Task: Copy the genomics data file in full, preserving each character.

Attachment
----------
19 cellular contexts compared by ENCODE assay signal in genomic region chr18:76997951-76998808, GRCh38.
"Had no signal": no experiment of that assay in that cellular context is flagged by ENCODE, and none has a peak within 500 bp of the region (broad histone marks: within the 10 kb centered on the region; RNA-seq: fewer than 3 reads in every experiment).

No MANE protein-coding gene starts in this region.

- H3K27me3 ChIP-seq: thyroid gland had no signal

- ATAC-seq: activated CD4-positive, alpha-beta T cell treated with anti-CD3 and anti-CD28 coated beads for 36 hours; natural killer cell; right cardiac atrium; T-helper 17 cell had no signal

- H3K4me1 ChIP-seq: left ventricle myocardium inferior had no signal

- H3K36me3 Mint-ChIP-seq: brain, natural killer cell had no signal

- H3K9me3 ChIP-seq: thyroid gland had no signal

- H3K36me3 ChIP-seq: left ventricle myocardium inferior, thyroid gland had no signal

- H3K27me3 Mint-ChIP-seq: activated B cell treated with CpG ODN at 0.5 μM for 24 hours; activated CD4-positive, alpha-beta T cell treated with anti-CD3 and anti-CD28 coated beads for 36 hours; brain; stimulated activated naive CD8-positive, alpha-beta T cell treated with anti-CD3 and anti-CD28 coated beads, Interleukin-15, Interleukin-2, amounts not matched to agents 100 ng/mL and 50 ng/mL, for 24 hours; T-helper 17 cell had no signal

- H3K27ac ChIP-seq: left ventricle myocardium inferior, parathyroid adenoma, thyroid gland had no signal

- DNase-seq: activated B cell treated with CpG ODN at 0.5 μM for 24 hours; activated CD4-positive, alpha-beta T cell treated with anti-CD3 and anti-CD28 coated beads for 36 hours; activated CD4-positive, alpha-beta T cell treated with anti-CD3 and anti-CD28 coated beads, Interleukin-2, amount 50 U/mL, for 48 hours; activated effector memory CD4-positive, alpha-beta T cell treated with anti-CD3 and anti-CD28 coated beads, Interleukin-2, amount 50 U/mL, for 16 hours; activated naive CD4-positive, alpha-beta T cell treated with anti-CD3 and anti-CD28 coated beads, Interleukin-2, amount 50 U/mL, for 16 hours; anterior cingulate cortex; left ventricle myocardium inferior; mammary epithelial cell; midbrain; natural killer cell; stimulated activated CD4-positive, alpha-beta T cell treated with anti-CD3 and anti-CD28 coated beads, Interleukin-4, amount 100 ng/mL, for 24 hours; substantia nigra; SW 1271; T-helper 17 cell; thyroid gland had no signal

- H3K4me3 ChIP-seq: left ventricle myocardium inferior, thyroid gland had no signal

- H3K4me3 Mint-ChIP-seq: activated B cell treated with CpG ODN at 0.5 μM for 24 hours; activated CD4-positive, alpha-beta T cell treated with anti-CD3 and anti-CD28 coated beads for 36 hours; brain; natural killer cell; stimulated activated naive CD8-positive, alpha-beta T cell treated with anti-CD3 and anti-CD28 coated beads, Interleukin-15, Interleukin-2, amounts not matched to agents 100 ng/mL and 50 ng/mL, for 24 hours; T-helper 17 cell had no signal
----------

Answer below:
19 cellular contexts compared by ENCODE assay signal in genomic region chr18:76997951-76998808, GRCh38.
"Had no signal": no experiment of that assay in that cellular context is flagged by ENCODE, and none has a peak within 500 bp of the region (broad histone marks: within the 10 kb centered on the region; RNA-seq: fewer than 3 reads in every experiment).

No MANE protein-coding gene starts in this region.

- H3K27me3 ChIP-seq: thyroid gland had no signal

- ATAC-seq: activated CD4-positive, alpha-beta T cell treated with anti-CD3 and anti-CD28 coated beads for 36 hours; natural killer cell; right cardiac atrium; T-helper 17 cell had no signal

- H3K4me1 ChIP-seq: left ventricle myocardium inferior had no signal

- H3K36me3 Mint-ChIP-seq: brain, natural killer cell had no signal

- H3K9me3 ChIP-seq: thyroid gland had no signal

- H3K36me3 ChIP-seq: left ventricle myocardium inferior, thyroid gland had no signal

- H3K27me3 Mint-ChIP-seq: activated B cell treated with CpG ODN at 0.5 μM for 24 hours; activated CD4-positive, alpha-beta T cell treated with anti-CD3 and anti-CD28 coated beads for 36 hours; brain; stimulated activated naive CD8-positive, alpha-beta T cell treated with anti-CD3 and anti-CD28 coated beads, Interleukin-15, Interleukin-2, amounts not matched to agents 100 ng/mL and 50 ng/mL, for 24 hours; T-helper 17 cell had no signal

- H3K27ac ChIP-seq: left ventricle myocardium inferior, parathyroid adenoma, thyroid gland had no signal

- DNase-seq: activated B cell treated with CpG ODN at 0.5 μM for 24 hours; activated CD4-positive, alpha-beta T cell treated with anti-CD3 and anti-CD28 coated beads for 36 hours; activated CD4-positive, alpha-beta T cell treated with anti-CD3 and anti-CD28 coated beads, Interleukin-2, amount 50 U/mL, for 48 hours; activated effector memory CD4-positive, alpha-beta T cell treated with anti-CD3 and anti-CD28 coated beads, Interleukin-2, amount 50 U/mL, for 16 hours; activated naive CD4-positive, alpha-beta T cell treated with anti-CD3 and anti-CD28 coated beads, Interleukin-2, amount 50 U/mL, for 16 hours; anterior cingulate cortex; left ventricle myocardium inferior; mammary epithelial cell; midbrain; natural killer cell; stimulated activated CD4-positive, alpha-beta T cell treated with anti-CD3 and anti-CD28 coated beads, Interleukin-4, amount 100 ng/mL, for 24 hours; substantia nigra; SW 1271; T-helper 17 cell; thyroid gland had no signal

- H3K4me3 ChIP-seq: left ventricle myocardium inferior, thyroid gland had no signal

- H3K4me3 Mint-ChIP-seq: activated B cell treated with CpG ODN at 0.5 μM for 24 hours; activated CD4-positive, alpha-beta T cell treated with anti-CD3 and anti-CD28 coated beads for 36 hours; brain; natural killer cell; stimulated activated naive CD8-positive, alpha-beta T cell treated with anti-CD3 and anti-CD28 coated beads, Interleukin-15, Interleukin-2, amounts not matched to agents 100 ng/mL and 50 ng/mL, for 24 hours; T-helper 17 cell had no signal